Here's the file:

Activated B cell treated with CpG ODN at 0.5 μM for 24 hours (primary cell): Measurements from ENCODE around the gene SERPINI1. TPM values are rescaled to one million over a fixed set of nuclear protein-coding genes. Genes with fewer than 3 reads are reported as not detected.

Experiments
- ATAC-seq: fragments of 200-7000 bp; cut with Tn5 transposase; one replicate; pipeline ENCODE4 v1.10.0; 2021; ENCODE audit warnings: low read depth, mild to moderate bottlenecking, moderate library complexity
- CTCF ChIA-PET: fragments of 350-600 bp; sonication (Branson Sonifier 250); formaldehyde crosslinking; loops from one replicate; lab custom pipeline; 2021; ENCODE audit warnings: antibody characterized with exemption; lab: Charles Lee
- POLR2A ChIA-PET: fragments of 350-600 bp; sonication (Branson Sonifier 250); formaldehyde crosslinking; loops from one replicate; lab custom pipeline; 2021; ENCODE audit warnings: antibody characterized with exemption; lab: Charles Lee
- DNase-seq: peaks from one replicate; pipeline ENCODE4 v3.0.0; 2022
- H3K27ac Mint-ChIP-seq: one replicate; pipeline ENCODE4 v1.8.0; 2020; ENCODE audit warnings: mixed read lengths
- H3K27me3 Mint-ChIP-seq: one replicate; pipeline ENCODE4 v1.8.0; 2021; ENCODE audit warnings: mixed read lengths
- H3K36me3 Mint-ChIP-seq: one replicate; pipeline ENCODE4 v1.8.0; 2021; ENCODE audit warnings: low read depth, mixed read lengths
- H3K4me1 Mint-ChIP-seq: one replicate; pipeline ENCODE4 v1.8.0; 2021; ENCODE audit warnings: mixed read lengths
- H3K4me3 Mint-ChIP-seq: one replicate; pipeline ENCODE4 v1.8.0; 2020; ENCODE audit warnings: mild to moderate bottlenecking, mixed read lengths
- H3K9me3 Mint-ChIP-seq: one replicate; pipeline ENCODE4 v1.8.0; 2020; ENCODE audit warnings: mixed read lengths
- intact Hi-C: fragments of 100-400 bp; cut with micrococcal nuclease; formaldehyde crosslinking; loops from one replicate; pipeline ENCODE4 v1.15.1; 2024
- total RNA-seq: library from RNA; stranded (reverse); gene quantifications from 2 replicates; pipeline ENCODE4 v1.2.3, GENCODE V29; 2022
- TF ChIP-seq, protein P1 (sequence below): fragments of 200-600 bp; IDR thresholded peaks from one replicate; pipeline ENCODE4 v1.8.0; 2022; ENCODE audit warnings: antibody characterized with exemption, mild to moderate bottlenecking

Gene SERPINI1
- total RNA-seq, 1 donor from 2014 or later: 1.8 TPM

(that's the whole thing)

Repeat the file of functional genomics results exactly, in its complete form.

Activated B cell treated with CpG ODN at 0.5 μM for 24 hours (primary cell): Measurements from ENCODE around the gene SERPINI1. TPM values are rescaled to one million over a fixed set of nuclear protein-coding genes. Genes with fewer than 3 reads are reported as not detected.

Experiments
- ATAC-seq: fragments of 200-7000 bp; cut with Tn5 transposase; one replicate; pipeline ENCODE4 v1.10.0; 2021; ENCODE audit warnings: low read depth, mild to moderate bottlenecking, moderate library complexity
- CTCF ChIA-PET: fragments of 350-600 bp; sonication (Branson Sonifier 250); formaldehyde crosslinking; loops from one replicate; lab custom pipeline; 2021; ENCODE audit warnings: antibody characterized with exemption; lab: Charles Lee
- POLR2A ChIA-PET: fragments of 350-600 bp; sonication (Branson Sonifier 250); formaldehyde crosslinking; loops from one replicate; lab custom pipeline; 2021; ENCODE audit warnings: antibody characterized with exemption; lab: Charles Lee
- DNase-seq: peaks from one replicate; pipeline ENCODE4 v3.0.0; 2022
- H3K27ac Mint-ChIP-seq: one replicate; pipeline ENCODE4 v1.8.0; 2020; ENCODE audit warnings: mixed read lengths
- H3K27me3 Mint-ChIP-seq: one replicate; pipeline ENCODE4 v1.8.0; 2021; ENCODE audit warnings: mixed read lengths
- H3K36me3 Mint-ChIP-seq: one replicate; pipeline ENCODE4 v1.8.0; 2021; ENCODE audit warnings: low read depth, mixed read lengths
- H3K4me1 Mint-ChIP-seq: one replicate; pipeline ENCODE4 v1.8.0; 2021; ENCODE audit warnings: mixed read lengths
- H3K4me3 Mint-ChIP-seq: one replicate; pipeline ENCODE4 v1.8.0; 2020; ENCODE audit warnings: mild to moderate bottlenecking, mixed read lengths
- H3K9me3 Mint-ChIP-seq: one replicate; pipeline ENCODE4 v1.8.0; 2020; ENCODE audit warnings: mixed read lengths
- intact Hi-C: fragments of 100-400 bp; cut with micrococcal nuclease; formaldehyde crosslinking; loops from one replicate; pipeline ENCODE4 v1.15.1; 2024
- total RNA-seq: library from RNA; stranded (reverse); gene quantifications from 2 replicates; pipeline ENCODE4 v1.2.3, GENCODE V29; 2022
- TF ChIP-seq, protein P1 (sequence below): fragments of 200-600 bp; IDR thresholded peaks from one replicate; pipeline ENCODE4 v1.8.0; 2022; ENCODE audit warnings: antibody characterized with exemption, mild to moderate bottlenecking

Gene SERPINI1
- total RNA-seq, 1 donor from 2014 or later: 1.8 TPM